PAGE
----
Artist-curator Nikki Lam will discuss the inaugural Hyphenated Biennial (2020-2021), its artist-led model and circumstantial failures. Hyphenated Biennial is a multi-venue exhibition curated by Hyphenated Projects that set out to connect Asian-Australian artists with First Nations artists across Melbourne’s western suburbs in December 2020-January 2022. This artist-led biennial was designed to support artists’ processes and facilitate meaningful dialogues within communities through residencies and site-specific investigations. As the art world’s desires for collectivisation grew alongside the COVID-19 pandemic, the expectation for the biennial to become an infrastructure emerged. The biennial’s intention to platform, connect and criticise, soon turned existential from within. A subversive curatorial project at its core, the biennial leverages an institutional framework to support artists with openness and generosity. However, between operating on a shoe-string budget in a speculative economy and resisting institutionalisation, not all of its goals have been achieved. The biennial’s co-director Nikki Lam will discuss hopes, ethics and limitations for the project, as well as rising tensions between labour and representation; collaboration and power. Lam will unpack the complex and questionable conditions that persist within the independent operations of Hyphenated Biennial, to offer insights into the reality of artist collectivisation in the Australian contemporary art world.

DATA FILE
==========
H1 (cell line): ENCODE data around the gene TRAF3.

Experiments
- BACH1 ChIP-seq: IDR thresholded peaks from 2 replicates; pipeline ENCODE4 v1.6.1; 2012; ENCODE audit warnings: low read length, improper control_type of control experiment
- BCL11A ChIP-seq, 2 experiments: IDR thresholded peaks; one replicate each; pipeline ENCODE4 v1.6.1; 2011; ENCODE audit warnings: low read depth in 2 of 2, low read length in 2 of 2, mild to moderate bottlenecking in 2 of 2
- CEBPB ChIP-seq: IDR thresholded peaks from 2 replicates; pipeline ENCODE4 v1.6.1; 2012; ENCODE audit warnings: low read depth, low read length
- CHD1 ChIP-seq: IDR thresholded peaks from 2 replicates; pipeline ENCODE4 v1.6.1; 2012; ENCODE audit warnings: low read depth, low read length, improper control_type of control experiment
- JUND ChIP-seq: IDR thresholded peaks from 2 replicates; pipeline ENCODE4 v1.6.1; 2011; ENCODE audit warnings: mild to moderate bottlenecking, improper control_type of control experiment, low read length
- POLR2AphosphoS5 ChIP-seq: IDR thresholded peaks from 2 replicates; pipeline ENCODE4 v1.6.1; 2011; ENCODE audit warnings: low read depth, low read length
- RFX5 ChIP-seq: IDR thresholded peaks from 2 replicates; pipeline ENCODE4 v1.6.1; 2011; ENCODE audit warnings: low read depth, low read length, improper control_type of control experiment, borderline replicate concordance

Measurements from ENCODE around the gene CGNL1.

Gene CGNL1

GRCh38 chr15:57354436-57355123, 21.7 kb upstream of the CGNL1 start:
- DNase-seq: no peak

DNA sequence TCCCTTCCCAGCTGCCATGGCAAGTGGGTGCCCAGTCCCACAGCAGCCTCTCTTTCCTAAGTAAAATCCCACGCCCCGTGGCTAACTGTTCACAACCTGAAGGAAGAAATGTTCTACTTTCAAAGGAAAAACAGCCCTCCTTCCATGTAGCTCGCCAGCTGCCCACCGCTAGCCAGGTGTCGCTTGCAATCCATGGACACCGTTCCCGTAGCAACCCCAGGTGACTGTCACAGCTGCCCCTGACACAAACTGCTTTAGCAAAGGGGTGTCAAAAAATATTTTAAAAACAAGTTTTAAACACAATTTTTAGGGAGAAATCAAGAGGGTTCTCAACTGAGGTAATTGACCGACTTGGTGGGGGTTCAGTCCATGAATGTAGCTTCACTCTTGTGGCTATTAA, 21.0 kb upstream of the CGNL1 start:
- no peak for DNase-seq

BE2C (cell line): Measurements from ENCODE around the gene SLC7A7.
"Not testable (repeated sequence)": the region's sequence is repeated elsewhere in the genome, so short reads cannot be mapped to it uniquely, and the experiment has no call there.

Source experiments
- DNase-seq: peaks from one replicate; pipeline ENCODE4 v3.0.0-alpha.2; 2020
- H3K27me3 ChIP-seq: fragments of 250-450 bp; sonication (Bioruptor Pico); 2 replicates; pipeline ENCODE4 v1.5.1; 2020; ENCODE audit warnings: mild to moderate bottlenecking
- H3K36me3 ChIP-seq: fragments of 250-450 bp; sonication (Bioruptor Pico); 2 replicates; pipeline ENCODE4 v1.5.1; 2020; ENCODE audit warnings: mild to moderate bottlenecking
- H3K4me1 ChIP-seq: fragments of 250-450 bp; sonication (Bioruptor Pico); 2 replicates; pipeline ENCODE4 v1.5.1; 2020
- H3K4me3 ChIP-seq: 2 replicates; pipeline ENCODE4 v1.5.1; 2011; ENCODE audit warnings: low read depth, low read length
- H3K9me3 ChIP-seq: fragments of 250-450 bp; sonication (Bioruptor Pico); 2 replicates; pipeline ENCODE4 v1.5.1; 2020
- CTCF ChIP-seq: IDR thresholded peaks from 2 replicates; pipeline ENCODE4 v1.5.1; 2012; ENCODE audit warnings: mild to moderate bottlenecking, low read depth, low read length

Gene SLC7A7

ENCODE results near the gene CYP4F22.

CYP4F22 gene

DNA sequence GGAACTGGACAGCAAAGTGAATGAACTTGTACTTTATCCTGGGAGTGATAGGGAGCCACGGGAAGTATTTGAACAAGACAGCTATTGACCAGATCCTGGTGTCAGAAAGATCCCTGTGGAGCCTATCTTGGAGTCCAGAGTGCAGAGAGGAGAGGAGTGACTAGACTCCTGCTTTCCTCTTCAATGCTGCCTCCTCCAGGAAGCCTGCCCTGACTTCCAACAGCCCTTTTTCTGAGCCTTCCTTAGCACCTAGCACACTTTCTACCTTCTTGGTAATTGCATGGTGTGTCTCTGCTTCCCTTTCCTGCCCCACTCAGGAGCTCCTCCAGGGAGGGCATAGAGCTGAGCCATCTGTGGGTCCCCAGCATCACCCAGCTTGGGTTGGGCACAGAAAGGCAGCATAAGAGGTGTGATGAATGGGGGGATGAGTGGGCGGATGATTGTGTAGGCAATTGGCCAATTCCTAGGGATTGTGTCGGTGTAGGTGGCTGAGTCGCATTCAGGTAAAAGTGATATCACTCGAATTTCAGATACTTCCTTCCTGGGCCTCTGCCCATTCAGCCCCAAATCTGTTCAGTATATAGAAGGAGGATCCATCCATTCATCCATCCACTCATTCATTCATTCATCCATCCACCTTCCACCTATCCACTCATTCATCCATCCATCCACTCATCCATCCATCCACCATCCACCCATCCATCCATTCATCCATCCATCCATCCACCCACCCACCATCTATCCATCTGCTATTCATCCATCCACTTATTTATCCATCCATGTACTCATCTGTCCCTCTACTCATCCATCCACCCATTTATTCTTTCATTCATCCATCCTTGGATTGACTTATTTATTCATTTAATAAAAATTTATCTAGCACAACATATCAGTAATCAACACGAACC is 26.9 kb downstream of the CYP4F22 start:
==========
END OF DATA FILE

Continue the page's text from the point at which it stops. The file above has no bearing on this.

PAPER #3
4A: Then and Now

PRESENTER
Amrit Gill, Artistic Director/CEO, 4A Centre for Contemporary Asian Art